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Hemolytic uremic syndrome (HUS) is a complex condition where an immune reaction, most commonly after a gastrointestinal tract infection, causes low red blood cell levels, low platelet levels, and kidney injury.
Infections of the gastrointestinal tract (your stomach and intestines) are the most common cause of this syndrome. The body’s immune system reacts to toxins released during an intestinal bacterial infection. This causes damage and destruction to blood cells as they circulate through the blood vessels. These include red blood cells (RBC) and platelets, causing them to die prematurely. The kidney is affected in two ways.The immune reaction can cause direct damage to kidney cells resulting in kidney injury. Alternatively, a build-up of destroyed RBCs or platelets can clog up the kidney’s filtering system and cause kidney injury or a build-up of waste products in the body, since the kidney can no longer efficiently eliminate waste from the blood.
Kidney injury can be quite serious if left untreated. Kidney failure, dangerous elevations in blood pressure, heart problems, and stroke are all concerns if HUS advances without prompt treatment.
HUS is the most common cause of acute kidney failure in children. It is most common in children under the age of 5, although older children and adults can also suffer from the disorder.
Fortunately, most people who receive prompt treatment can make a full recovery without permanent kidney damage.
The symptoms of HUS vary. Symptoms could include:
HUS occurs where an immune reaction causes destruction to blood cells. This results in low red blood cell levels, low platelet levels, and kidney injury
The most common underlying cause of HUS in children is infection with Escherichia Coli (E. coli). There are many different forms of E. coli, and most do not cause problems. In fact, E. coli bacteria are normally found in the intestines of healthy people and animals. However, some specific strains of E. coli, passed on through contaminated food, are responsible for infections that can lead to HUS. Bodies of water that are contaminated with feces may also carry E. coli.
Other bacteria such as Shigella dysenteriae and Salmonella typhi can cause HUS.
HUS in adults can also be triggered by infection with E. coli.. There are also many non-bacterial causes of HUS in adults that are less common, including:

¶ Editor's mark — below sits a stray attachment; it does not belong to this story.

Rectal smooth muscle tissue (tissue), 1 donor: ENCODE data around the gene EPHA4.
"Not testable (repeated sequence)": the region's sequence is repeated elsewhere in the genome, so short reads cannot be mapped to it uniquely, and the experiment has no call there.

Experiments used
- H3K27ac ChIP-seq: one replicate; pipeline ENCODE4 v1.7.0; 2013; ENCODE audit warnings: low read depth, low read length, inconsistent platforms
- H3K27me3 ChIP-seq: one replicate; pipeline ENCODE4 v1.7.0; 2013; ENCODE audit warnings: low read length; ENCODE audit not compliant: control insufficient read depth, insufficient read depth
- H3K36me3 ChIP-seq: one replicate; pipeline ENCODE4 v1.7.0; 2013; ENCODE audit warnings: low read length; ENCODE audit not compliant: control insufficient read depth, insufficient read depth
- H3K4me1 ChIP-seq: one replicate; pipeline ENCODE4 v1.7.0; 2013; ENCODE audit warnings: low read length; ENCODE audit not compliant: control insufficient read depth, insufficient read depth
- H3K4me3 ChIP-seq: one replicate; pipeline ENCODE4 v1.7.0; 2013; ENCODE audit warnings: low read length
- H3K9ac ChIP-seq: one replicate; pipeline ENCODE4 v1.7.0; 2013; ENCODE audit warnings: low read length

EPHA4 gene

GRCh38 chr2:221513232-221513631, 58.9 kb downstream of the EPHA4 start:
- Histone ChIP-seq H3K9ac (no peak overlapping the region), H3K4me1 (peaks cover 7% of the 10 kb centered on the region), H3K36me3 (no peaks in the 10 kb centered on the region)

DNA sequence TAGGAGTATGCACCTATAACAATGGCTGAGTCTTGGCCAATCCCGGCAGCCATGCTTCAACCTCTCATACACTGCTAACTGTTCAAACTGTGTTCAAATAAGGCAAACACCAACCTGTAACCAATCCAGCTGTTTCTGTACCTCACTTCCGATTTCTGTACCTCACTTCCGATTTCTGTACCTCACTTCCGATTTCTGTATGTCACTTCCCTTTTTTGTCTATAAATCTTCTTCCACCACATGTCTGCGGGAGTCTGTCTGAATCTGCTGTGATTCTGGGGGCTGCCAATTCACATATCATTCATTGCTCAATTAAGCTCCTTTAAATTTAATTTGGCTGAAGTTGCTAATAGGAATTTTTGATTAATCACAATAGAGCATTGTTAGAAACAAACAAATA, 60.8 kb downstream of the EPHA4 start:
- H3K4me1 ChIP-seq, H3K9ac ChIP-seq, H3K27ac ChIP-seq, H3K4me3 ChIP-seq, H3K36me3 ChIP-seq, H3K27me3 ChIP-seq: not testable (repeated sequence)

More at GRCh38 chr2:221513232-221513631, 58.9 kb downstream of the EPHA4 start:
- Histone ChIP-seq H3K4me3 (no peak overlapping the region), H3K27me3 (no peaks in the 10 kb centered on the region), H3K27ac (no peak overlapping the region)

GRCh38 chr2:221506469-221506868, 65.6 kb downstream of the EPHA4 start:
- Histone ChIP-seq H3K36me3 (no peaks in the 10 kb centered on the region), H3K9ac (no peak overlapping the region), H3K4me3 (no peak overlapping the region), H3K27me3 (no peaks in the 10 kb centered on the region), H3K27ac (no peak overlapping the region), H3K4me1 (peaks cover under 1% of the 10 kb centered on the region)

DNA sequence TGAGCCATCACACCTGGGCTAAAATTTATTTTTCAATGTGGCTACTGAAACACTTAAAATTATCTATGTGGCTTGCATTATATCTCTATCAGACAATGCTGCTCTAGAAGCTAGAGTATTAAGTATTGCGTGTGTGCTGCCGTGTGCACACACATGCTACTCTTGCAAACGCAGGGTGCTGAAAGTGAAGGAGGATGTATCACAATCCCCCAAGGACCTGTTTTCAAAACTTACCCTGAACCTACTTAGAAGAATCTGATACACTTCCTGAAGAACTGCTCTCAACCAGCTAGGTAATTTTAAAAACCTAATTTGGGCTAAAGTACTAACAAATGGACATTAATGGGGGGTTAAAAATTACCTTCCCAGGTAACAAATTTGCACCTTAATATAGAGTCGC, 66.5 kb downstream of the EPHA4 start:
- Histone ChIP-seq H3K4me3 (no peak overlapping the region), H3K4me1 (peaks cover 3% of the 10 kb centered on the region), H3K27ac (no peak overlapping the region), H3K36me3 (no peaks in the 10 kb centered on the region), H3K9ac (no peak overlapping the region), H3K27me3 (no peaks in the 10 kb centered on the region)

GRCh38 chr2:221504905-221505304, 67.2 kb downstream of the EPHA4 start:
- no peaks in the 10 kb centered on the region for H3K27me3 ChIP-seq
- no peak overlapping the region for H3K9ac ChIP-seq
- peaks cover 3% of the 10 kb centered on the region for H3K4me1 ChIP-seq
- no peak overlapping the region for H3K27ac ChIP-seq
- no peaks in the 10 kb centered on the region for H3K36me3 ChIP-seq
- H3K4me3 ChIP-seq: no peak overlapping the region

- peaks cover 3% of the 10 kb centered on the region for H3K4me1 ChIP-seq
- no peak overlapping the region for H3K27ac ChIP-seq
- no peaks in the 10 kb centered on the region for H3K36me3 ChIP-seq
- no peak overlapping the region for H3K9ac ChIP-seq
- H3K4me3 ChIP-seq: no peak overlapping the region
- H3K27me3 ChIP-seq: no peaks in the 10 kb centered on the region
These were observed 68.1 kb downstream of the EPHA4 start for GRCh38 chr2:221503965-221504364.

Some very basic tests can be ordered to determine whether blood cells have been damaged or kidney function compromised:
A complete blood count (CBC) measures the quantity and quality of RBCs and platelets in a blood sample.
In order to test for loss of kidney function, your doctor may order a BUN test (which looks for elevated urea by-products) and creatinine test (looking for elevated muscle by-products). Abnormal results could indicate kidney problems.
Your doctor will want to test for blood or protein in your urine.
Bacteria or blood in your stool could help your doctor isolate the underlying cause of your symptoms.
Common treatments for HUS may include:
The key treatment for HUS is fluid replacement. This treatment replaces electrolytes that the body needs to function. Electrolytes are minerals such as calcium, potassium, and magnesium. Fluid replacement also increases blood flow through the kidneys.. Your doctor will give you intravenous fluids, but may also encourage you to boost your fluid intake by drinking more water or electrolyte solutions.
A red blood transfusion may be necessary if you have a low level of RBCs. Transfusions are performed in the hospital. Transfusions can relieve symptoms associated with low RBC counts, such as shortness of breath and extreme fatigue.
These symptoms are consistent with anemia, a condition in which your body cannot produce enough red blood cells to supply the body organs with sufficient oxygen to carry on normal metabolism. This caused by the loss of RBC’s.
Your doctor will take you off of any medications that could be the underlying cause of HUS.
Platelet transfusion may be necessary if you have a low platelet count.
Plasma exchange is another form of treatment, in which your doctor replaces your blood plasma with plasma from a donor. You will receive healthy plasma to support the circulation of healthy, new red blood cells and platelets.
In extreme cases if your kidneys have failed, kidney dialysis may be used to filter waste from your body. This is a temporary treatment until the kidneys can function normally. If they do not regain normal function, you may need a kidney transplant.
The main complication of HUS is kidney failure. However, HUS can also cause:
Fortunately, most people are able to make a full recovery from HUS.
HUS is potentially a very serious condition. However, you are likely to make a full recovery if you are diagnosed in the early stages of the condition and start treatment right away. Call your doctor anytime you develop symptoms that you are concerned about.
The most common cause of HUS is infections by E. coli. Although you cannot avoid these bacteria entirely, you can reduce your risk of infection by:
Written by: April Kahn and Erica Roth
Medically reviewed on: Mar 10, 2016: University of Illinois-Chicago, College of Medicine
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